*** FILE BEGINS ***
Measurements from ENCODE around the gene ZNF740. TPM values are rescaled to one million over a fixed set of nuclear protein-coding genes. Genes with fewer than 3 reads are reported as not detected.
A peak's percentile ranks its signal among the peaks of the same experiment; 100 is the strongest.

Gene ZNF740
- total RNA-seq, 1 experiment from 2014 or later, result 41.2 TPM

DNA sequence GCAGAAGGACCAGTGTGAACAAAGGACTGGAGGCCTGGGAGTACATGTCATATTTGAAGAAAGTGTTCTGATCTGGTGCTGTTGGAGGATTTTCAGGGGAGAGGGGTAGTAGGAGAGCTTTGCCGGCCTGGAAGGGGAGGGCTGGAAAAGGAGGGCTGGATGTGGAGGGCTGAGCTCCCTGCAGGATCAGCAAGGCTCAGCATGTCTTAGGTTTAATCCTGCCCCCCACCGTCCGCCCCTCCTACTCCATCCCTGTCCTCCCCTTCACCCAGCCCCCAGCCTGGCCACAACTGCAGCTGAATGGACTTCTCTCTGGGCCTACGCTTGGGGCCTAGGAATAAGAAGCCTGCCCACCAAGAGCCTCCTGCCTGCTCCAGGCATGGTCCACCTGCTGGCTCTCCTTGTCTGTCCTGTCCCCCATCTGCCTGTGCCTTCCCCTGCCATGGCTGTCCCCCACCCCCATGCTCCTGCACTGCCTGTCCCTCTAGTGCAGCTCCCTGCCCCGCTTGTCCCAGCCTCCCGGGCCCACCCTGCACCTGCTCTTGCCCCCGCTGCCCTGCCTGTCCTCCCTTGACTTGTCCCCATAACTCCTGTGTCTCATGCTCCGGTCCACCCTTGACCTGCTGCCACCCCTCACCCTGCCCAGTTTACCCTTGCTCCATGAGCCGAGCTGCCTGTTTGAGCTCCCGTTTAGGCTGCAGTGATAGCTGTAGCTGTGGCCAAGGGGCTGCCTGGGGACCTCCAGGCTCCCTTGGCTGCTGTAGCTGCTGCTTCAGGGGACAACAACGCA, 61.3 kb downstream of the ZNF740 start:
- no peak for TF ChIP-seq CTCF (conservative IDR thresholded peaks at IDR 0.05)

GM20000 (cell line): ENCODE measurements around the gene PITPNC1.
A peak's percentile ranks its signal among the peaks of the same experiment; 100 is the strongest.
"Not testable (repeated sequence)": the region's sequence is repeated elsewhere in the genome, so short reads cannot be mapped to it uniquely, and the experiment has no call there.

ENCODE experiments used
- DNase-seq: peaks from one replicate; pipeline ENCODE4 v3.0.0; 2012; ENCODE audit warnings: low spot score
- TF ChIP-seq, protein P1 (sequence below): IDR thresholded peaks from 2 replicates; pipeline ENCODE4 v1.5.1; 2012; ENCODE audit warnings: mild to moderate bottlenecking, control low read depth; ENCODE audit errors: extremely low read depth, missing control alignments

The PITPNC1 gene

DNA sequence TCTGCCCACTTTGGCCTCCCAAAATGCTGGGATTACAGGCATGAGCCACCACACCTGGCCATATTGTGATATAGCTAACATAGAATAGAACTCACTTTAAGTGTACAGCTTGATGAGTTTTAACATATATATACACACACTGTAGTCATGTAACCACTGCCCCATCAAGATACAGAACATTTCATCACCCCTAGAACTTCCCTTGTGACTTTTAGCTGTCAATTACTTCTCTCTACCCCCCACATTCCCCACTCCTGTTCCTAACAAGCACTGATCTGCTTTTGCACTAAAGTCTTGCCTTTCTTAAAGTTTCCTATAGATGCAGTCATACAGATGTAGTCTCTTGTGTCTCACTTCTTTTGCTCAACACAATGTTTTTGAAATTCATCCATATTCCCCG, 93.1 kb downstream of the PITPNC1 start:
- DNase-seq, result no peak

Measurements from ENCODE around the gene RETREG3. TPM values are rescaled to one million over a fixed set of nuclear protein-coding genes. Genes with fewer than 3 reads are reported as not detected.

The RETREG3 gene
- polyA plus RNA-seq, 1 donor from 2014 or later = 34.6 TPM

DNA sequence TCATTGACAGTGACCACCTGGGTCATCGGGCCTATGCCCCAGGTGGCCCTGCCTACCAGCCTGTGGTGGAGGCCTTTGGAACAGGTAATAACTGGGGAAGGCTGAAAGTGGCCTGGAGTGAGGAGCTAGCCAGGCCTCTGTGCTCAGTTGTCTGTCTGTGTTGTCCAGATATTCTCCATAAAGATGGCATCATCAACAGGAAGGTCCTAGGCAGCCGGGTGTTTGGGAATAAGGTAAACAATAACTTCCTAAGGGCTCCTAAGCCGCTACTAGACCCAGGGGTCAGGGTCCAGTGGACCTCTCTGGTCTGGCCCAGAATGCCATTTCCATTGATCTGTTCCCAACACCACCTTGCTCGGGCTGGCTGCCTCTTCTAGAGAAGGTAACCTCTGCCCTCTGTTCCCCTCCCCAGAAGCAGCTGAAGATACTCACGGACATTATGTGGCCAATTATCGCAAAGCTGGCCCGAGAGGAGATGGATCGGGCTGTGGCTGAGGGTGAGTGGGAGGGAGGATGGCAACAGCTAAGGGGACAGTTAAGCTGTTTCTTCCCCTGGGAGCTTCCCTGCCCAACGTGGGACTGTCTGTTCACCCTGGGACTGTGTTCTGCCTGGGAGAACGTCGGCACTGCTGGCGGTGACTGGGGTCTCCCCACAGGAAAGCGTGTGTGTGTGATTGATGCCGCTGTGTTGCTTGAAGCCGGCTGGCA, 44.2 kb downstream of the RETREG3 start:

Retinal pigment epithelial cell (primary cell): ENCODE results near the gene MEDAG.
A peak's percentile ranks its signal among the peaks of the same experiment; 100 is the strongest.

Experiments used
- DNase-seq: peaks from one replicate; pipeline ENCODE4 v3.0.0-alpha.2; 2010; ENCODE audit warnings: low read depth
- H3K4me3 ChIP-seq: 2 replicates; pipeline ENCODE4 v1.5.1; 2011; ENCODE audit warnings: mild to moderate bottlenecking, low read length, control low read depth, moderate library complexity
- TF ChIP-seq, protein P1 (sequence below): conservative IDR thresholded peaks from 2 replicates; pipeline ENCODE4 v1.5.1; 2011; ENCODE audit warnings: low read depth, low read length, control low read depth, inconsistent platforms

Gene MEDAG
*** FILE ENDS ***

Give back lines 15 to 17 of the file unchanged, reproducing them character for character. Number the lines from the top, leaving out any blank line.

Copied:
- DNase-seq, result no peak

Measurements from ENCODE around the gene RETREG3. TPM values are rescaled to one million over a fixed set of nuclear protein-coding genes. Genes with fewer than 3 reads are reported as not detected.

The RETREG3 gene